Facebook has handed over to congressional investigators more than 3,000 Facebook advertisements. The Internet Research Agency, a Russian firm based in St. Petersburg, paid for the promotions using 470 various accounts and pages.
These ads are divisive socially and politically, running the gamut from LGBT issues to immigration and gun rights. They were seen by an estimated 10 million people before and after the 2016 election cycle.
Digital political advertisements are unregulated, unlike political ads purchased for television, radio or print. These typically require disclaimers. Yet social-media companies continue to position themselves as primary sources for breaking and political news; functioning, no matter how poorly, as on-demand disseminators of the nation’s events and happenings.
Is it any wonder traditional media struggles to survive when dollars can be poured unmonitored, absent guidelines, into the unshackled mayhem of social media?
Through Facebook and other online outlets, advertising deception has helped give birth to what enemies of the United States, in particular Russian leader Vladimir Putin, have long sought: a roiled, fractured, weaker United States with diminished clout on the world stage.
Russia has a long history of its leaders attempting to indoctrinate their own people. With Facebook and other social media opening the door in this country to disinformation campaigns, it would be out of character for Putin and his minions to forgo opportunities to try to indoctrinate Americans, too.
Predictably enough, with increased scrutiny from reporters and Congress, Facebook and other social-media companies are showing sudden, newfound contrition.
“For the ways my work was used to divide people rather than bring us together, I ask forgiveness and I will work to do better,” Mark Zuckerberg, chief executive of Facebook, said in classic, tortured passive voice, beloved by politicians and business leaders the world over when seeking to distance themselves from something they did or created.
There is ample reason to dismiss Zuckerberg’s apologies as self-serving and guided by expediency rather than principle. Following his mea culpa, Facebook and Google allowed false, partisan-slanted “news” to flood the internet, wrongly naming the shooter in Las Vegas as “a far left loon” and a Democrat follower of Rachel Maddow, the liberal MSNBC host, with FBI-proven links to Islamic terrorism.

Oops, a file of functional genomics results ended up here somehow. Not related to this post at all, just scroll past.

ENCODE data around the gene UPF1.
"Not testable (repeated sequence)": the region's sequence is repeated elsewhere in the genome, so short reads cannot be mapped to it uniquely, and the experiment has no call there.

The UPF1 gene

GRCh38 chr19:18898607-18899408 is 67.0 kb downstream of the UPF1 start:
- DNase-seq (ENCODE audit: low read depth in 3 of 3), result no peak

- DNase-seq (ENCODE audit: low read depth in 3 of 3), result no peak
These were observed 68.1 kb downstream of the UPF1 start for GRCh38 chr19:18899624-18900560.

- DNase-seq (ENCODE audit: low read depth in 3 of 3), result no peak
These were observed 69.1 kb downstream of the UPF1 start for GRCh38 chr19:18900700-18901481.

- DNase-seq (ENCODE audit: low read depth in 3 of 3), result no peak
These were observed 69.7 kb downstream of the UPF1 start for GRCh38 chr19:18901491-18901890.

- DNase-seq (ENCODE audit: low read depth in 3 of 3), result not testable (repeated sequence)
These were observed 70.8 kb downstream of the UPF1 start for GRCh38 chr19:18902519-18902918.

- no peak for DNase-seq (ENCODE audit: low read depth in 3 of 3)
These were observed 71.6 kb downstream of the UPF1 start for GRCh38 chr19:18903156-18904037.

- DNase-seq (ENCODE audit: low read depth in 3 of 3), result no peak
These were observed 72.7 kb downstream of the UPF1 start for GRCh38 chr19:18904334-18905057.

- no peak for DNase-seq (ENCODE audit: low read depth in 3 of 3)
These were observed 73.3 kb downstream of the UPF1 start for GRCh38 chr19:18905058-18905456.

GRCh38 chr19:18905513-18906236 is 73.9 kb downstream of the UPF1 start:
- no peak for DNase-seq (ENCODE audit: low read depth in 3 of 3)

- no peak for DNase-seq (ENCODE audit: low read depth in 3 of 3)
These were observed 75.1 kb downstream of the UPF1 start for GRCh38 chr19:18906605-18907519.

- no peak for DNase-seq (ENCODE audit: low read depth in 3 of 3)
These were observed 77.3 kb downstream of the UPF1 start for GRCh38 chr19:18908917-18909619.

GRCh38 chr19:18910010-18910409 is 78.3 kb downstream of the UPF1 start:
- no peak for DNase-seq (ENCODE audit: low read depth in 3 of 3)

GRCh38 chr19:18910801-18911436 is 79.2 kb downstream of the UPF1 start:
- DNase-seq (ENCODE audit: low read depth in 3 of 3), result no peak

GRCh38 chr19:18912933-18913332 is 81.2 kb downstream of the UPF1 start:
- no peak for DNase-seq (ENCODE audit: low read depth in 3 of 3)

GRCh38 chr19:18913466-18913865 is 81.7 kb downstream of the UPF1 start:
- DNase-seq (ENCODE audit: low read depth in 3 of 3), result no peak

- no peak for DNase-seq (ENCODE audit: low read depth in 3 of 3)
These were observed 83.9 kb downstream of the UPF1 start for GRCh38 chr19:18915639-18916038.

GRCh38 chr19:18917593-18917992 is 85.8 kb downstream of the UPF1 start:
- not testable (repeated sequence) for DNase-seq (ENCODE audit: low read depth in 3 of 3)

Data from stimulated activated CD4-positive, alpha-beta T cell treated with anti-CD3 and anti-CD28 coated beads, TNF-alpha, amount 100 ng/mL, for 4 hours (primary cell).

Police, however, say they have few clues into what motivated Stephen Paddock, the man they have identified as the killer, to mow down at least 58 victims and injure more than 500 others.
Google blamed its search algorithm for dishing out the fake news blast.
“This should not have appeared for any queries, and we’ll continue to make algorithmic improvements to prevent this from happening in the future,” the company said in a statement that was short on specificity and long on abstract.
Facebook issued its own statement, saying the company was “working to fix the issue that allowed this to happen in the first place and deeply regret the confusion this caused.”
Yeah, sure. We’ve heard that one before … just last month.
If for no other reason than what goes around, comes around, Republicans should be as concerned as Democrats about the Russian hijack of American politics.
But there are better reasons than that. Moral reasons, as well as practical ones, including preservation of the American way of life: For all of its weaknesses, there ain’t much better to be found on this good Earth in the way of government.
Ellison is editor of The Sylva Herald.